Bullying is an age-old problem. Anytime you gather a group of young people together, there is bound to be some level of abuse. Children are not known for demonstrating an overabundance of empathy, though it's not clear that adults do much better. But the bullying of the past may be a mere shade of what kids face today. Social media and the Internet have given rise to countless new opportunities for people to spew hatred without having to do anything more than pick up their phones. Cyberbullying laws are still developing, and many victims are unsure what, if any, protection is available to them.
The tools of cyberbullying
Part of the problem is that the methods by which young people bully one another are constantly evolving. Parents may know Twitter, Facebook and Snapchat, but teens have other options and are motivated to stay a step ahead of their elders. Still, plenty of bullying is spread through tweets, posts and snaps. These platforms allow bullies 24/7 access to their victims, and allow them to get their abuse in front of a wider audience.
The victims of cyberbullying
Being the target of bullying has never been easy. No amount of bullying is acceptable, but some forms of cyberbullying are more threatening than others. Perhaps it is the impersonal nature of cyberbullying, but it seems to give rise to terroristic threats and conduct that most would consider shocking. One growing area of concern is revenge porn. Teens and even some younger children share videos or images of an explicit nature in order to humiliate and expose their victim. This is a violation of both the rights of the victim and the New Jersey criminal code.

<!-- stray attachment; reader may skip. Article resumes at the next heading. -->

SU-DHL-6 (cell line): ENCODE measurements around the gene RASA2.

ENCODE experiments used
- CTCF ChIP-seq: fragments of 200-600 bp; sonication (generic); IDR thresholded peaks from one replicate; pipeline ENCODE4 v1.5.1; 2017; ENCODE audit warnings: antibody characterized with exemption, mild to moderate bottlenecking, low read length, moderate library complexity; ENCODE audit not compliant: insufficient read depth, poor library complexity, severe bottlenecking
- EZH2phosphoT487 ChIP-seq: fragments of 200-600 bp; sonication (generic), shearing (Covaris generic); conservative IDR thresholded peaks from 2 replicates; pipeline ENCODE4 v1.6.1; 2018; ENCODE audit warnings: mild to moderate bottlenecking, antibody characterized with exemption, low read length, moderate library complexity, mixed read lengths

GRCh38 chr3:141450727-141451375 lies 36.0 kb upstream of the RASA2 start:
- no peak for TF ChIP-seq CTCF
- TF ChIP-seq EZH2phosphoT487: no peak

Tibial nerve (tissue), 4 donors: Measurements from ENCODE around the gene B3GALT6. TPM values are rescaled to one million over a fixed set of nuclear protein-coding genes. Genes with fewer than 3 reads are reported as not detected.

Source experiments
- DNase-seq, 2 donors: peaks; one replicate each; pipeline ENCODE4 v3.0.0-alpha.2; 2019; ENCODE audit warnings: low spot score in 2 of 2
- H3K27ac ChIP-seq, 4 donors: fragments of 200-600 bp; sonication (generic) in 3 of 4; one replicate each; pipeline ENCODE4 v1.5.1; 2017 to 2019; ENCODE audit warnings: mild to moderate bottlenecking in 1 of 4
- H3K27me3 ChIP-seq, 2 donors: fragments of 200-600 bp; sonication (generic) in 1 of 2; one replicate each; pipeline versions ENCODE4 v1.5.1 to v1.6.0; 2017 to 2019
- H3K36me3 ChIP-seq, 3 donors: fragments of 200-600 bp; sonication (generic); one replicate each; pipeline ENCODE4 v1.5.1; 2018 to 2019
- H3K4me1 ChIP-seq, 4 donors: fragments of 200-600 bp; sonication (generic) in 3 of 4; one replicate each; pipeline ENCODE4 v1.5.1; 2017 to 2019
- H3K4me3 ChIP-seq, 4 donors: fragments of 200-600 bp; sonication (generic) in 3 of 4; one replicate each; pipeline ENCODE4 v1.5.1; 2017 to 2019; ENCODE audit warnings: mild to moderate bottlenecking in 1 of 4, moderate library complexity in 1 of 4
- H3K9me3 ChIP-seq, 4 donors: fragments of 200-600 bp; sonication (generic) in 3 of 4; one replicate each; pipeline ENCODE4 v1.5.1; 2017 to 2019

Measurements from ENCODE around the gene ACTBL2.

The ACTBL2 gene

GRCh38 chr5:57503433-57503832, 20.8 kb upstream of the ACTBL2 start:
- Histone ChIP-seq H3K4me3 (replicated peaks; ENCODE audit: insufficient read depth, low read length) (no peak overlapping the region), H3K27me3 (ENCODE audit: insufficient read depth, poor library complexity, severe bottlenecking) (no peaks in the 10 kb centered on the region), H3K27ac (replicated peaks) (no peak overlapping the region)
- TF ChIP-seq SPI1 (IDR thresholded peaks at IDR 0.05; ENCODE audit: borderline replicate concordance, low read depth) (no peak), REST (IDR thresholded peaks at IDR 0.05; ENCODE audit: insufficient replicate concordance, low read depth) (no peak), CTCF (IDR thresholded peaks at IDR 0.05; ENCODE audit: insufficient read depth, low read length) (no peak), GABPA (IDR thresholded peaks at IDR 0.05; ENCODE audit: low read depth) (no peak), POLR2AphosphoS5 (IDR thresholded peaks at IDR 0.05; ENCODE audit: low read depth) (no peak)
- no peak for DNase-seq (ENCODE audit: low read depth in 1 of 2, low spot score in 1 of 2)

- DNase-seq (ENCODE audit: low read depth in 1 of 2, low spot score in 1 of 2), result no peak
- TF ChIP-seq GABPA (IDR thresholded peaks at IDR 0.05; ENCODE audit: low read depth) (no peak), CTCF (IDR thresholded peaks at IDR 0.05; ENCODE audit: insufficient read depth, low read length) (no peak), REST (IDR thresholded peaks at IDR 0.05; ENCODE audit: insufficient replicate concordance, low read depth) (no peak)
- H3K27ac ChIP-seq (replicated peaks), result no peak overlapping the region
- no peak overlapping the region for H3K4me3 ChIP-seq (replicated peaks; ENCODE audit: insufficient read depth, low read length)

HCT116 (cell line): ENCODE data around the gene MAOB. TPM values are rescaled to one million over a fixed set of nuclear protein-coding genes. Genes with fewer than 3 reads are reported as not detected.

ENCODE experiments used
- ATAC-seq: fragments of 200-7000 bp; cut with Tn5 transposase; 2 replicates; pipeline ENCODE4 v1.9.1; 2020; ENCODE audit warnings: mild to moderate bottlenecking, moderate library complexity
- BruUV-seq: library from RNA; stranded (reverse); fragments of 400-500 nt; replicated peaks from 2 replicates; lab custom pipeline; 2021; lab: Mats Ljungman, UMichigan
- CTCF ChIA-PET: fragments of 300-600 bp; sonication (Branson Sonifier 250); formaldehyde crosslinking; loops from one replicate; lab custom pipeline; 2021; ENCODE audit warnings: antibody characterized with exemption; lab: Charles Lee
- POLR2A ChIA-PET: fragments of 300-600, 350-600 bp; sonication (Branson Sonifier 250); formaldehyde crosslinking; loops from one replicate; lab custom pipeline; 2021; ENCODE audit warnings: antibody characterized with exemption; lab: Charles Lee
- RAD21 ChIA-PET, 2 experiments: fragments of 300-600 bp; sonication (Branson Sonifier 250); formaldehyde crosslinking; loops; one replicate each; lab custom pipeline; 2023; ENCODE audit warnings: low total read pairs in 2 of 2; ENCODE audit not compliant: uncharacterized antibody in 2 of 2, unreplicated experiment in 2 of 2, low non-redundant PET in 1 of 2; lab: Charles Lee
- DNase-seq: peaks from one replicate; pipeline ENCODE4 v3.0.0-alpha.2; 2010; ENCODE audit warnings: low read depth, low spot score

Victims of abuse can suffer from depression, PTSD and other mental and physical harm. They suffer elevated rates of drug and alcohol abuse, as well as suicide. Sadly, many parents are ignorant of the harm inflicted upon their children both online and in person.
Providing a safe environment
Schools are required to address bullying, including cyberbullying. It is not acceptable for school administrators to throw their hands up and say that they can't do anything about online abuse. Schools are required to have an effecting bullying or harassment policy and to investigate incidences of bullying. They must enforce their policy with action. If they fail to take appropriate action, victims and their families should contact an attorney familiar with New Jersey bullying claims.
Source: The Trentonian, "Mercer officials teach kids the dangers of cyberbullying," 20 February 2017